Intolerance: Love's Struggle Throughout the Ages, Griffith, hatred
My immediate reaction to Intolerance is that of absolute wonder and amazement. Throughout the lengthy three-and-a-half-hour film, I remained consistently awestruck by the breathtaking beauty it portrayed. The massive detailed sets paired with Griffith's stunning wide shots, seemingly organized chaos of actors and extras, and captivating musical score results in a mesmerizing piece of art work. The story can be easily summarized using the movies complete title, Intolerance: Love's Struggle Throughout the Ages. It shows us stories from four different time periods which, to quote one of the opening lines of the movie, "Each story shows how hatred and intolerance, through all the ages, have battled against love and charity."
[...] Jenkins' (the owner of the Mill) spinster sister, who has been spending her time at parties and donating to charities. In each time period, it's difficult to see how the character's stories are related and intertwined, until eventually, all their stories do intertwine. This wouldn't be an issue if all of these plot lines were portrayed at one time, but what makes them difficult to follow is the constant switching from each time period with their different plot lines to another time period. [...]
[...] How intolerance is depicted can be summed up by a character's prayer, proclaiming, “Oh lord, I thank thee that I am better than other men.” Narcissism, claiming a moral high ground, and capitalism (as the modern story portrays) results in the destruction of societies. Several characters in the film can be quoted as saying, “ . if only he thought as we do.” This type of intolerance has transcended throughout time and will always be the pitfall of society. A more optimistic view of the movie is that, while intolerance and hatred may always exist, love will always conquer over all. It's this kind of thinking that is common among epic stories in both literature, art, and film. [...]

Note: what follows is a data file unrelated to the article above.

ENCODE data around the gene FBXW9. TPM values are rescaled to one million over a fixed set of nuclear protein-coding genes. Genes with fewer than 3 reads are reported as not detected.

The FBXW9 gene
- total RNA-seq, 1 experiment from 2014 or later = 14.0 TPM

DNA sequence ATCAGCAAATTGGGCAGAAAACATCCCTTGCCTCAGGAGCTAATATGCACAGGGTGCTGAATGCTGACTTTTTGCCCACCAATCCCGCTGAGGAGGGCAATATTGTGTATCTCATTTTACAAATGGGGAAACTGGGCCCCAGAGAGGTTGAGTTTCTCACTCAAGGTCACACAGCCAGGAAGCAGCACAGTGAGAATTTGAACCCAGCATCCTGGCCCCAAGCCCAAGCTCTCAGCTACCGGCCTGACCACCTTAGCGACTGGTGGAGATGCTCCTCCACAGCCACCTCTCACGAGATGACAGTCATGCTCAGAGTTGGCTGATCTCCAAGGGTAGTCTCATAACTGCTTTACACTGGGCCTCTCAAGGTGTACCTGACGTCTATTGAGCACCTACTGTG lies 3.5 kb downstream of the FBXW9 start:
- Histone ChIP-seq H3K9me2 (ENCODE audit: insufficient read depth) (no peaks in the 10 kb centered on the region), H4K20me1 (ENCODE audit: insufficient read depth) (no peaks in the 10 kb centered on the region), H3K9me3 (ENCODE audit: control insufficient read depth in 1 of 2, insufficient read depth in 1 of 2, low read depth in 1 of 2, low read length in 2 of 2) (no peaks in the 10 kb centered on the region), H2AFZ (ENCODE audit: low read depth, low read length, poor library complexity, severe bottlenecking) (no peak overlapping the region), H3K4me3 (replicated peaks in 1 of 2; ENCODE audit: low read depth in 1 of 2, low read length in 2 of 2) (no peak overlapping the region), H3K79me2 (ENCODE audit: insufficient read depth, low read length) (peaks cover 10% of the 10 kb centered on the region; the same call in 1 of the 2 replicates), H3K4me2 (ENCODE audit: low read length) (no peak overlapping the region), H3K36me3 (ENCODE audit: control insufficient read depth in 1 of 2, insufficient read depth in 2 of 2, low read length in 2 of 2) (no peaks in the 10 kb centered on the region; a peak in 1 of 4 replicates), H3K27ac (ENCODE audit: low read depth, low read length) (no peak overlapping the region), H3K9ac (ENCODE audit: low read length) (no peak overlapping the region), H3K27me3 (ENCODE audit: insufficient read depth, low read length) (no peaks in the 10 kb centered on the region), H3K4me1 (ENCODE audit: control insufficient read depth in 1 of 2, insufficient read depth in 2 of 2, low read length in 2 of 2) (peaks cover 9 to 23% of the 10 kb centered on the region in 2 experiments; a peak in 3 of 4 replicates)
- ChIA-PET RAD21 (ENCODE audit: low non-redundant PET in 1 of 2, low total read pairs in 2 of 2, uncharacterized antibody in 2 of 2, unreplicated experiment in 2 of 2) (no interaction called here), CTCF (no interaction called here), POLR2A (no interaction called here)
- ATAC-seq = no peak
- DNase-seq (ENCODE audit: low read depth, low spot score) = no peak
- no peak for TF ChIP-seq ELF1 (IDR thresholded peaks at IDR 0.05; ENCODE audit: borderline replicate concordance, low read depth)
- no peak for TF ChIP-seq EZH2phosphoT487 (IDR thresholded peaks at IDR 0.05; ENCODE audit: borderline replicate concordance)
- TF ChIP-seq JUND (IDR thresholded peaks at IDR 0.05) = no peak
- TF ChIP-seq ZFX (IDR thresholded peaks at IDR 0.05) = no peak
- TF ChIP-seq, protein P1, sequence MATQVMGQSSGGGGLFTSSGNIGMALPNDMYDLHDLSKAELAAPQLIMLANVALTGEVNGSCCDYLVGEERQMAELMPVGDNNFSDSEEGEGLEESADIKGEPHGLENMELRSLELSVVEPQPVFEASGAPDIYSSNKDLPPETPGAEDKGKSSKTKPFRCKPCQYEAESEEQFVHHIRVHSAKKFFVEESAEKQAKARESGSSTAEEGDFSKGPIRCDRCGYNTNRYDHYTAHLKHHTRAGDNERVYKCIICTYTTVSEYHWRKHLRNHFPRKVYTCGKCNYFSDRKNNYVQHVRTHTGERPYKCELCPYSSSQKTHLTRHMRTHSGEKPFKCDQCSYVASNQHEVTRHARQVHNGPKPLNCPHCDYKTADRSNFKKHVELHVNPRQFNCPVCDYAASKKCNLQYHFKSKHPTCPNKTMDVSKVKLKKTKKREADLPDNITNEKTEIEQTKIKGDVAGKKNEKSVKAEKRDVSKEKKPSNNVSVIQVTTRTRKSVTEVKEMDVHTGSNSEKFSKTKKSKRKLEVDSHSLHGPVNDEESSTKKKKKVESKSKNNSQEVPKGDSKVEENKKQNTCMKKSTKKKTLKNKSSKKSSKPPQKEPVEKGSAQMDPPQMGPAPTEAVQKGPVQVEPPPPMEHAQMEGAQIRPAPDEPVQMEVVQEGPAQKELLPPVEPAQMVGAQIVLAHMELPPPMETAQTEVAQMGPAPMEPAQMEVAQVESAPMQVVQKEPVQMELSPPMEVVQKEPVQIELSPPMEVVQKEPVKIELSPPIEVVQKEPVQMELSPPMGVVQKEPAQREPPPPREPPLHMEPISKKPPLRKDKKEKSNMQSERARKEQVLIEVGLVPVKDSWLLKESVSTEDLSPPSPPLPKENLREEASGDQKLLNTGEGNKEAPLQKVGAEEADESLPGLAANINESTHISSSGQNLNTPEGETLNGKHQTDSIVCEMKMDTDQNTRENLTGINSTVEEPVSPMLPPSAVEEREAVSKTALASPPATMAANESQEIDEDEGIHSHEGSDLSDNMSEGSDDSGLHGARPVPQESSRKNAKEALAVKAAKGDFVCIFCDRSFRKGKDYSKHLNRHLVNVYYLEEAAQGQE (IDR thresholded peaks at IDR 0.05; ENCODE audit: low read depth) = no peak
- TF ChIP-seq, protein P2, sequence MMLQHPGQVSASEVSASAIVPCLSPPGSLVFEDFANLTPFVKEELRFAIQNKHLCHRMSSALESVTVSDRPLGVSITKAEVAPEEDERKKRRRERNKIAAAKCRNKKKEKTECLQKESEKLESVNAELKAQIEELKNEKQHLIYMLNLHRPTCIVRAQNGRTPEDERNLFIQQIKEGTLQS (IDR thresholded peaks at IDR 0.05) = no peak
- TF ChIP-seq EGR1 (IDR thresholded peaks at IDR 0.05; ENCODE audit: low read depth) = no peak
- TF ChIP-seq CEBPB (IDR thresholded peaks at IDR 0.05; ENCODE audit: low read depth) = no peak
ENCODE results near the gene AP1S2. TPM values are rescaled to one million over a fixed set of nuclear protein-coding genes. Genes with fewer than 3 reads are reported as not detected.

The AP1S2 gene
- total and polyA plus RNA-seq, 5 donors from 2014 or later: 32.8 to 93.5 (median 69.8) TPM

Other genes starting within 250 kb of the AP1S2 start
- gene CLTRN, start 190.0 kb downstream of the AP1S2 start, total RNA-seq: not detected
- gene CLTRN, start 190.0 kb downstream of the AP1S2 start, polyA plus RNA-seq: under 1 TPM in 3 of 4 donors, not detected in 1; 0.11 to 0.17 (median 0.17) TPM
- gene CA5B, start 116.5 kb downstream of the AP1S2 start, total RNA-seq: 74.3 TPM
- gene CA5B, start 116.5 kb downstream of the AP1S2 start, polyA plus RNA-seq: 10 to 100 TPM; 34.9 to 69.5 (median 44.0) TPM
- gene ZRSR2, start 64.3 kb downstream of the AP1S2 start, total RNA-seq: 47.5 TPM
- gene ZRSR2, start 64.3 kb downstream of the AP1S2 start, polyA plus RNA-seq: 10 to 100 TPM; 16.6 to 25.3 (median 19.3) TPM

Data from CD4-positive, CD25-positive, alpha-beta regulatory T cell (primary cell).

[...] Then, just as I started to become interested in the next part of the story in a different time period, it was switched. It's not that the character's narratives were difficult to follow, but compartmentalizing and keeping track what was happening in all these different plot lines was distracting. Ultimately, I believe that it took away from the stunning presentation of the movie and was my biggest problem with it. However, while I may have had an issue with how the story was presented, I did think it was interesting and thought provoking. [...]
[...] Good conquering over evil, even when the odds are set against them. This is a rather hopeful view of the world and I imagine it would have been difficult for people in 1916 to have faith in such an idea. World War I had been happening for two years by this point, and it would continue on until 1918, taking many lives and hope away from a lot of people. At the end of Intolerance, as scene mirroring World War I is depicted, which really brings this story home to the audience, referencing events happening in real time. [...]
[...] The story can be easily summarized using the movies complete title, Intolerance: Love's Struggle Throughout the Ages. It shows us stories from four different time periods which, to quote one of the opening lines of the movie, “Each story shows how hatred and intolerance, through all the ages, have battled against love and charity.” It presents this as the case, showing us how history repeats itself throughout the ages, but doesn't offer any solutions to this transcendent problem. It ends with a theme that one can either see as optimistic or grim, which is that love will always struggle against the overlooking forces of evil and if our love is strong enough and lucky, it will prevail. [...]
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